THE CHIMNEY CORNER.
THE EXPRESS TRAIN. “ The engine gave a long shriek of horror, that made me start as if it were Blakeley’s own voice. “The next instant we rushed out of the station, and dashed through the lowlying farms at a speed -which seemed dangerous to me. “ ‘Putin more coal,’ said Blakeley. “ I shovelled it in. “ ‘ We are going very fast, Blakeley,’ I ventured. “He did not answer. His eye was fixed on the steam gauge ; his lips closely shut. “ ‘ More coal !’ “ 1 threw it in. “The fields and houses began to fly past but half seen. We were nearing Sunbury. Blakeley’s eye went from the gauge to the face of the timepiece and back. He moved like an automaton. There was little more meaning in his face. “‘More!’ without turning his eyes. “ I took up the shovel —hesitated. “ Blakeley ! We’re going very fast. We’re going at the rate of sixty miles an hour. ’ “ ‘ Coal!’ “I was alarmed at the stern, cold rigidity of the man. His pallor was becoming frightful. “I threw in the coal. “ At least we must stop at Sunbury. He had told me that was the next halt. “ The little town approached. As the first house came into view, the engine sent out its shriek of warning ; it grew louder, louder. We dashed up to the station, where a group of passengers waited, and passed it without the halt of an instant. I caught a glimpse of the appalled faces of the waiting crowd. Then we were in the fields again. “The speed now became literally breathless ; the furnace glared red-hot. The heat, the velocity, the terrible nervous strain of the man beside me, seemed to weight the air. I found myself drawing long stertorous breaths, like one drowning. I heaped in the coal at intervals, as he bade me. ” “ I’d have done nothing of the kind !” interrupted ore of the listeners. “ The man was mad.” “ I did it because I was oppressed by an odd sense of duty, which I never had in my ordinary brain-work. I had taken this mechanical task on myself, and felt a pressure upon me to go through with it, at any cost. -“ I know now how it is that dull, ignorant men without a spark of enthusiasm, show much heroism sometimes, as soldiers, engineers, captains of wrecked vessels. “ It is this overpowering sense of routine duty. It is a finer thing than sheer bravery, to my notion. “ However, I began to be of your mind, Wright, that Blackeley. was mad, labouring under some frenzy from drink, though I had never seen him touch liquor. “He did not move hand nor foot, except in the mechanical control of the engine, his eye going from the gauge to the timepiece with a steadiness that was more terrible and threatening than any gleam of insanity would have been. ‘ ‘ Once he glanced back at the long train sweeping after the engine, with a headlong speed that rocked it from side to' side. , “ You would catch glimpses of hundreds of men and women talking, reading, smoking, unconscious that their lives were all iri the hold of one man, whom I now' strongly suspected to be mad. “ I knew by his look that he remembered that their lives were in his hand. He glanced at the clock. “‘Twenty miles,’ he muttered. Throw on the coals, Jones, the fire is going out.’ “ I did it. Yes, I did it. There was something in the face of that man that I could not resist. Then I climbed forward and shook him by the shoulder. - “ ‘ Blakeley,’ I shouted, ‘ You are running this train into the jaws of death. ’ ; “ ‘ I know it,’ quietly. “ ‘ Your wife and child are on it.’ “ ‘ Ha ! ’ “He staggered to his feet. But even then he did not take his eye from the gauge. “ ‘ In a minute “ ‘Make up the fire,’ he said, and pushed in a certain valve. “ •’ I will not.’ “ Make up the fire, Mr. Santley,’ very queitly. “‘ I will not. You may murder yourself and w r ife and boy, but you shall not murder me. ’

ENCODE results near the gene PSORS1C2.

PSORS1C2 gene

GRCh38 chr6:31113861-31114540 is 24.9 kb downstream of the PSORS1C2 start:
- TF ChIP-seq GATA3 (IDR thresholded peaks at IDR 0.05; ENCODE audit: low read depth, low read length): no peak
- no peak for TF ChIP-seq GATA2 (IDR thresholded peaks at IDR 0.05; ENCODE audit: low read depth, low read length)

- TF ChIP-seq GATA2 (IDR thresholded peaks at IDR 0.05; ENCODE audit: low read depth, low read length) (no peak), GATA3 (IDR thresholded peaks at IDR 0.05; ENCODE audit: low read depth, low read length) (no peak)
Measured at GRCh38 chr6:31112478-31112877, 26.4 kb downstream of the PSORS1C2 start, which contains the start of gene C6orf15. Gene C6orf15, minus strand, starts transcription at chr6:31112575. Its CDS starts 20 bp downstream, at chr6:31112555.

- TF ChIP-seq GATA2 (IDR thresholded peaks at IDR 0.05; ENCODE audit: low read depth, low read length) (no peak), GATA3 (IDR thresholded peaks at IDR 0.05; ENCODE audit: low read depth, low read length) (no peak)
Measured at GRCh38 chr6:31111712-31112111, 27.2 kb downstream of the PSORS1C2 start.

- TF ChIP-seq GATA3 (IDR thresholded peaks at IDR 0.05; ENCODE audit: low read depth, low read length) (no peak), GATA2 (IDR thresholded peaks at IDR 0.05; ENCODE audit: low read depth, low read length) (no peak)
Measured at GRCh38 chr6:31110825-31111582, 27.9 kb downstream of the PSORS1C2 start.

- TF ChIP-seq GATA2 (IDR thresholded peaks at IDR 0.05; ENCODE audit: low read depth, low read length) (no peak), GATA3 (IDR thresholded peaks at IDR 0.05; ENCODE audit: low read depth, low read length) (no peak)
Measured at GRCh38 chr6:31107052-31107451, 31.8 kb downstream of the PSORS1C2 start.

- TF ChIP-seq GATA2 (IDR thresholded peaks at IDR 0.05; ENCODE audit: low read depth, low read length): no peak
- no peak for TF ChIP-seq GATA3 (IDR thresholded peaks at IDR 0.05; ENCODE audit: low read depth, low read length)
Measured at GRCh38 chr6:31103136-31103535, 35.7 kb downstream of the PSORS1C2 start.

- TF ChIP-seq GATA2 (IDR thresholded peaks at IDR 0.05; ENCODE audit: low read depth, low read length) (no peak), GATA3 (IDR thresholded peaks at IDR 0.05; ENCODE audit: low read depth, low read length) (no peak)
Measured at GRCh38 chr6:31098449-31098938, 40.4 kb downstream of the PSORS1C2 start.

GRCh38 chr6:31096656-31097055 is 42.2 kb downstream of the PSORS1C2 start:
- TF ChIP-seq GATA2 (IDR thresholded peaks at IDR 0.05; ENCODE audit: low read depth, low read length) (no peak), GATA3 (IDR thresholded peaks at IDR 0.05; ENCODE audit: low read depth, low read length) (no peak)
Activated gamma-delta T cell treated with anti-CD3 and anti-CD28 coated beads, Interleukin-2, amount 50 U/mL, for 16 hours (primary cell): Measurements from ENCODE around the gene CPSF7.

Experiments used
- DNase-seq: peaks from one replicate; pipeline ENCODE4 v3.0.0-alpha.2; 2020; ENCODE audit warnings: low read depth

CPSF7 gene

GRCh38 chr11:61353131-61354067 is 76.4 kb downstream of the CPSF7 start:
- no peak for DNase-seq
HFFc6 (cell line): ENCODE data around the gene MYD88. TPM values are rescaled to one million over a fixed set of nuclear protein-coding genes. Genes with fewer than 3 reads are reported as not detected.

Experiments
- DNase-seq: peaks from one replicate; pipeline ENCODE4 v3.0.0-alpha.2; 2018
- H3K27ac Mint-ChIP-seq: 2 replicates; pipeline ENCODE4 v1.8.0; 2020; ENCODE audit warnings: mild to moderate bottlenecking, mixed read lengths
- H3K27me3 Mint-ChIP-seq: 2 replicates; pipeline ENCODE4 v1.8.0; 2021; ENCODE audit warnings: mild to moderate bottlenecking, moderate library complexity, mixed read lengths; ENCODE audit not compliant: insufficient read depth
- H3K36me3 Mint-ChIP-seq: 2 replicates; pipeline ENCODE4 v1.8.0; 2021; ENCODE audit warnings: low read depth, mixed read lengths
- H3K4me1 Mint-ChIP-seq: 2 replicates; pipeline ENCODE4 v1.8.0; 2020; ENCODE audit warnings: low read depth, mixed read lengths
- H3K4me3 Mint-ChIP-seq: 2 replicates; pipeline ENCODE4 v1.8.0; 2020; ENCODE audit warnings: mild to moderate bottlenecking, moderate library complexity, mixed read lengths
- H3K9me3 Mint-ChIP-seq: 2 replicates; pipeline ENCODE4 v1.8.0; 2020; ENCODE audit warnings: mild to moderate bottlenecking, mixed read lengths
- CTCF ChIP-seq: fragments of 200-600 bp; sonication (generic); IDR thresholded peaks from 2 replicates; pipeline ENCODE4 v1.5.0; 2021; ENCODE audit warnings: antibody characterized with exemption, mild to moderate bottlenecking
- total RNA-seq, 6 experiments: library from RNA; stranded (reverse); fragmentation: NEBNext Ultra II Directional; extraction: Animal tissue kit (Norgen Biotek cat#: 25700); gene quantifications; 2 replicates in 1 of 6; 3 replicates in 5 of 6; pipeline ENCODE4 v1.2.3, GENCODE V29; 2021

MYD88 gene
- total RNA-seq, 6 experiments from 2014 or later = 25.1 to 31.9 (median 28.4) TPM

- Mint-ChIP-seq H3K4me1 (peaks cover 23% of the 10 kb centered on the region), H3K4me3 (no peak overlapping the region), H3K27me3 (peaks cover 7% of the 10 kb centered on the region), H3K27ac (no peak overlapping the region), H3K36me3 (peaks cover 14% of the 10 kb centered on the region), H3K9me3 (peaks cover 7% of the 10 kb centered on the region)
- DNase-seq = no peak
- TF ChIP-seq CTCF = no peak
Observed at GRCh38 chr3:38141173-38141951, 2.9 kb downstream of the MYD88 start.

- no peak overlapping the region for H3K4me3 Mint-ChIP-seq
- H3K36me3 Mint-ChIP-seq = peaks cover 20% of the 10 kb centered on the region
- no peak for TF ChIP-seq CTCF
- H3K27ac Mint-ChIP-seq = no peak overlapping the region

“He looked at me. His kindly grey eyes glared like those of a wild beast. But he controlled himself in a moment. “ ‘ I could throw you out of this door, and make short work of it; but look here, do you see the station yonder ? ’ “I saw a thin whip of smoke against the sky about five miles in advance. “ ‘ I was told to reach that station by six o’clock. The express train meeting us is due now. I ought to have laid by for it at Sunbury. I was told to come on. The track is a single one. Unless 1 can make that siding in three minutes, we will meet it yonder in the hollow. ’ “ ‘ Somebody has blundered? ’ “ ‘ Yes I think so.’ “ ‘ And you obeyed ? ’ “He said nothing. I threw on coal. If I had had petroleum I should have thrown it on. But I never was calmer in my life. When death has a man actually by the throat it sobers him. “ Blakeley pushed in the valve still farther. The engine began to give a strange panting sound. Far off to the south I could see the bituminous black smoke of a train. ‘‘ I leaked at Blakeley enquiringly. He nodded. It was the express. “ I stooped to the fire. “ ‘ No more,’ he said. “ I looked across the clear, wintry sky at the grey smoke of the peaceful little village, and beyond, that black line coming closer, closer, across the shy. Then I turned to the watch. “In one minute more! “ Gentlemen, I confess ; I sat down and buried my face in my hands. I don’t think I tried to pray. I had a confused thought of a mass of mangled, dying men and wotnen, mothers and their babies—of little Charley, with his curls and pretty suit , “There was a terifiic shriek from the engine, against which I leaned. Another in my face. A hot tempest swept past me. “ I looked up. We were on the siding, and the express had gone by. The hindmost carriage touched in passing. “ Thank Heaven ! You’ve done it, Blakeley ! Blakeley ! ’ I cried. “But he did not speak. He sat there immovable, and cold as a stone. I went to the carriage and brought Jane and the boy to him, and when he opened his eyes and took the little woman’s hands in his I came away. “An engineer named Fred., who was at the station, ran the train into Harridge. Blakeley was terribly shaken. But we went down and had our little feast after all. Charley, at least, enjoyed it.” “ What was the explanation ? A blunder of the director, or the telegraph operator ? ” “ I don’t know. Blakeley made light of it afterwards and kept the secret. These railway men must have a firm brotherhood amongst them. “All I know is that Blakeley’s salary was raised soon after, and he received that Christmas a very ‘ handsome testimonial for services rendered,’ from the company.”